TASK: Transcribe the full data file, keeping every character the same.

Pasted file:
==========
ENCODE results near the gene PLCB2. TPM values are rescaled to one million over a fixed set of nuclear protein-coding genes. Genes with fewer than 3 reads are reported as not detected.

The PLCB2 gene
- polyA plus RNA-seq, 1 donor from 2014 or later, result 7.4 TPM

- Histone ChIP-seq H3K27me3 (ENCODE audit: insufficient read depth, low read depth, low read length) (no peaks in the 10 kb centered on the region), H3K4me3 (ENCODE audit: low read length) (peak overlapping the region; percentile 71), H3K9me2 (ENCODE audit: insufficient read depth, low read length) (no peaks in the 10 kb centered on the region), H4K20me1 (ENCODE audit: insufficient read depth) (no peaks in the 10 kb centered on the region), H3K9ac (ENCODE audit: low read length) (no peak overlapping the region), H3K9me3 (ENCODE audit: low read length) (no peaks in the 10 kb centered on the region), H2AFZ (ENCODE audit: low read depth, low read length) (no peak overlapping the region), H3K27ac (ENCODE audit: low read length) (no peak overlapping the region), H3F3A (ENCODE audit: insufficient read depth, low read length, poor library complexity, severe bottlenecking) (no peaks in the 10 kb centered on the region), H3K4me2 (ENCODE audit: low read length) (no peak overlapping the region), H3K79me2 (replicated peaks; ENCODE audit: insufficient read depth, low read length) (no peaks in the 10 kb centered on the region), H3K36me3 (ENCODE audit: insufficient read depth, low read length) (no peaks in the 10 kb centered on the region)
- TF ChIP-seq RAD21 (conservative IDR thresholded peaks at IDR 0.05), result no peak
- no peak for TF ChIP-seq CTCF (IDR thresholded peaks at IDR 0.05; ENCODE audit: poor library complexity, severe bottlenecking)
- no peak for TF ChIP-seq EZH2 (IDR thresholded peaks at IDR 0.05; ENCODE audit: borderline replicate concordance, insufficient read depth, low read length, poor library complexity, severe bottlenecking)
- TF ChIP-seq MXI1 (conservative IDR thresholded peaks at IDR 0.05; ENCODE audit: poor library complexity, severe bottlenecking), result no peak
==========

ENCODE results near the gene PLCB2. TPM values are rescaled to one million over a fixed set of nuclear protein-coding genes. Genes with fewer than 3 reads are reported as not detected.

The PLCB2 gene
- polyA plus RNA-seq, 1 donor from 2014 or later, result 7.4 TPM

- Histone ChIP-seq H3K27me3 (ENCODE audit: insufficient read depth, low read depth, low read length) (no peaks in the 10 kb centered on the region), H3K4me3 (ENCODE audit: low read length) (peak overlapping the region; percentile 71), H3K9me2 (ENCODE audit: insufficient read depth, low read length) (no peaks in the 10 kb centered on the region), H4K20me1 (ENCODE audit: insufficient read depth) (no peaks in the 10 kb centered on the region), H3K9ac (ENCODE audit: low read length) (no peak overlapping the region), H3K9me3 (ENCODE audit: low read length) (no peaks in the 10 kb centered on the region), H2AFZ (ENCODE audit: low read depth, low read length) (no peak overlapping the region), H3K27ac (ENCODE audit: low read length) (no peak overlapping the region), H3F3A (ENCODE audit: insufficient read depth, low read length, poor library complexity, severe bottlenecking) (no peaks in the 10 kb centered on the region), H3K4me2 (ENCODE audit: low read length) (no peak overlapping the region), H3K79me2 (replicated peaks; ENCODE audit: insufficient read depth, low read length) (no peaks in the 10 kb centered on the region), H3K36me3 (ENCODE audit: insufficient read depth, low read length) (no peaks in the 10 kb centered on the region)
- TF ChIP-seq RAD21 (conservative IDR thresholded peaks at IDR 0.05), result no peak
- no peak for TF ChIP-seq CTCF (IDR thresholded peaks at IDR 0.05; ENCODE audit: poor library complexity, severe bottlenecking)
- no peak for TF ChIP-seq EZH2 (IDR thresholded peaks at IDR 0.05; ENCODE audit: borderline replicate concordance, insufficient read depth, low read length, poor library complexity, severe bottlenecking)
- TF ChIP-seq MXI1 (conservative IDR thresholded peaks at IDR 0.05; ENCODE audit: poor library complexity, severe bottlenecking), result no peak